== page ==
"Celestial Coronation," released with the video below, sums up many of the record's strengths: Kevin Clark's lines are lithe but weighty, twisting through adventurous melodies grounded in low-end. Michelle Temple sings with an authoritative monotone, emerging at the song's most dramatic moments and providing a much-needed focal point. All of these tricks are familiar, but Black Skies execute them admirably, especially given their years of refinement.
"Time Lord," another song from the album, is streaming at the group's Bandcamp page. In addition, Black Skies recently released a single featuring an unused cut from the Circadian sessions and the B-side from a limited-run split with Caltrop. Both songs are also available to stream.
It's easy to envision similar luck befalling Opening Flower Happy Bird. Between 2005 and 2008, the duo of Brian Collins and Matthew Park—who now guides the sludgy pop outfit Airstrip—created four splendid recordings, merging airy pop with sturdy electronics. Recently, OFHB posted the entirety of their catalog to Bandcamp, making it available to stream or download.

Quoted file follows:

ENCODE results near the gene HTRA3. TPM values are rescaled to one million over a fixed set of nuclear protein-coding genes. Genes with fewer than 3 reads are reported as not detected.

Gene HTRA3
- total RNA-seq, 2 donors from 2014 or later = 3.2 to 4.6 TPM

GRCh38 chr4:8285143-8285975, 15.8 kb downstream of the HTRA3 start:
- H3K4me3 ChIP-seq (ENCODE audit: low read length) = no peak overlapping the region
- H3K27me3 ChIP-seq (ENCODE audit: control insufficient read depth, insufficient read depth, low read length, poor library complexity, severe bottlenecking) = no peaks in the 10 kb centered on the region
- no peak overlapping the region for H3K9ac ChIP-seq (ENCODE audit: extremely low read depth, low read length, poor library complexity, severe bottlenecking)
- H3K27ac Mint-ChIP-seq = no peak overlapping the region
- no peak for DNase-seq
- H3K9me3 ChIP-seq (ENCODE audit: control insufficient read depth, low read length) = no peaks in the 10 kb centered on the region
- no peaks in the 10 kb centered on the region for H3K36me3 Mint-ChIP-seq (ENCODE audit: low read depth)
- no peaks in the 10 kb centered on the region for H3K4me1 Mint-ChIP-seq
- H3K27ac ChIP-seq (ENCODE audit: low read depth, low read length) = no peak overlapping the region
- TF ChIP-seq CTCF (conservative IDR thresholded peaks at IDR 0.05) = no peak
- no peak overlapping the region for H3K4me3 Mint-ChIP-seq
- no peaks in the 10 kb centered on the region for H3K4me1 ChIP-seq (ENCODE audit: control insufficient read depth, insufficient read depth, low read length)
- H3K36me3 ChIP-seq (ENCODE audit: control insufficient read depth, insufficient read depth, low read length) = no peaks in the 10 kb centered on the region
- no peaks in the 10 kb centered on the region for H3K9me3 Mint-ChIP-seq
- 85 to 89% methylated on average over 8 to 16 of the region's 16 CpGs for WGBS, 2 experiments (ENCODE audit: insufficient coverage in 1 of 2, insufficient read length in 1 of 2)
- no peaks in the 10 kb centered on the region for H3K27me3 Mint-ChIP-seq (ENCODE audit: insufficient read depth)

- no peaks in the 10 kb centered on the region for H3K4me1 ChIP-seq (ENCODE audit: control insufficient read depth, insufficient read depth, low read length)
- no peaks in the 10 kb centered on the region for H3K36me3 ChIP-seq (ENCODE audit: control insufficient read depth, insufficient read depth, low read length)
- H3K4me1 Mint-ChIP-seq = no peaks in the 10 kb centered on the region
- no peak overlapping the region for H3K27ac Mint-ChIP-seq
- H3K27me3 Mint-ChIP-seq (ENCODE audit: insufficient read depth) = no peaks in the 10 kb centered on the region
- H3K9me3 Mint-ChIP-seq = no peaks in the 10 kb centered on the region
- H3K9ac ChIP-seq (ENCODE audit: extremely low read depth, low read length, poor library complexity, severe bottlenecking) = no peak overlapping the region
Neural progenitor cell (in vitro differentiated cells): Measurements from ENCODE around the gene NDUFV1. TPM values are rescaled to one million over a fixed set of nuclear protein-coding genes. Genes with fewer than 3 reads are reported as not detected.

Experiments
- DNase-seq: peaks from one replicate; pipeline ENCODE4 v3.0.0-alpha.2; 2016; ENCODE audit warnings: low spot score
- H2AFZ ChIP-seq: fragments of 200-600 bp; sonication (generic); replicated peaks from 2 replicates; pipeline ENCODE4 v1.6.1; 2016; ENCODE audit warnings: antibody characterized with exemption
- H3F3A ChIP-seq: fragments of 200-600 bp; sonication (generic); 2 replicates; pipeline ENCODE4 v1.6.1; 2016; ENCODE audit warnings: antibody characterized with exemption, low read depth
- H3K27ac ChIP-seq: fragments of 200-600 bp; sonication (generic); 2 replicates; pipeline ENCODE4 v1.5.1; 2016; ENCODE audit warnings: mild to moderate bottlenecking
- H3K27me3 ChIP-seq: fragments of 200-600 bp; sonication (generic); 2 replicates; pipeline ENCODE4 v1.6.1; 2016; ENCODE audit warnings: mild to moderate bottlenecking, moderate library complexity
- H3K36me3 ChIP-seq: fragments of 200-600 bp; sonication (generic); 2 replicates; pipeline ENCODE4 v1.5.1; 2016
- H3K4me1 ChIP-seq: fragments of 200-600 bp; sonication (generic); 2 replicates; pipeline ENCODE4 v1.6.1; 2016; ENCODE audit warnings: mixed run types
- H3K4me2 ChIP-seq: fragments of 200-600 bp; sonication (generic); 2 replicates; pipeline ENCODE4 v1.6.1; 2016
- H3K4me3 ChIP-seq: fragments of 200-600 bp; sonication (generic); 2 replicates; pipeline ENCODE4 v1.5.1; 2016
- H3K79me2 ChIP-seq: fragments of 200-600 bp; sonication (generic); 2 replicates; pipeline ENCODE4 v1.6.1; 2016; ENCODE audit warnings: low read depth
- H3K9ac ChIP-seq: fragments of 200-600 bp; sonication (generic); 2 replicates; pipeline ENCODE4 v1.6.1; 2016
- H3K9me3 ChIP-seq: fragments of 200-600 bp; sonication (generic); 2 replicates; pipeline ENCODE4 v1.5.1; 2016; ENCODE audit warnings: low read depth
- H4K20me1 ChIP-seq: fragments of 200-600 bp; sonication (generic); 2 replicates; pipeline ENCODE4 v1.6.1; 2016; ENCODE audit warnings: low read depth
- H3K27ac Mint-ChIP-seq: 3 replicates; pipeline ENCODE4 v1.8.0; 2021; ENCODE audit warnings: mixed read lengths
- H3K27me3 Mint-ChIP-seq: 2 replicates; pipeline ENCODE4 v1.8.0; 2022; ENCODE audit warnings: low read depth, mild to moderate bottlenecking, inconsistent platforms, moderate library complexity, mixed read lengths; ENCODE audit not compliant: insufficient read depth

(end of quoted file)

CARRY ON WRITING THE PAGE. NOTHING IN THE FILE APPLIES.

The highlight is 2007's Endings. Working through longer songs, one of which approaches nine minutes, the duo patiently assembles far-flung elements—skittering drum machines, keyboard static, reverb-drenched harmonies—into a luxurious drift . Fans of Park's subsequent efforts will find plenty to enjoy: These skeletal rhythms would later inform Veelee's taut minimalism. The disorienting melodies appear with more muscle during Airstrip's more restrained moments.
More than a point on one dude's artistic journey, OFHB were an unheralded treasure, one that new fans might now have a chance to embrace. A physical reissue would also be appreciated. Any takers?
Man, The Rosebuds really love holidays: Last year, the Raleigh-nurtured duo of Ivan Howard and Kelly Crisp released an entire full-length of Christmas songs, a move that felt a little uncharacteristic. After all, The Rosebuds don't revel in chipper melodies like their yuletide-favorite label mates She & Him; their records are more often dominated by foreboding atmosphere and dark imagery. To wit, see the entirety of 2007's Night of the Furies. "Whisper" and "Where the Freaks Hang Out," the two horror-themed singles they released this Halloween week, stick closer to their strengths, making appropriate fun of their oft-gloomy vibe.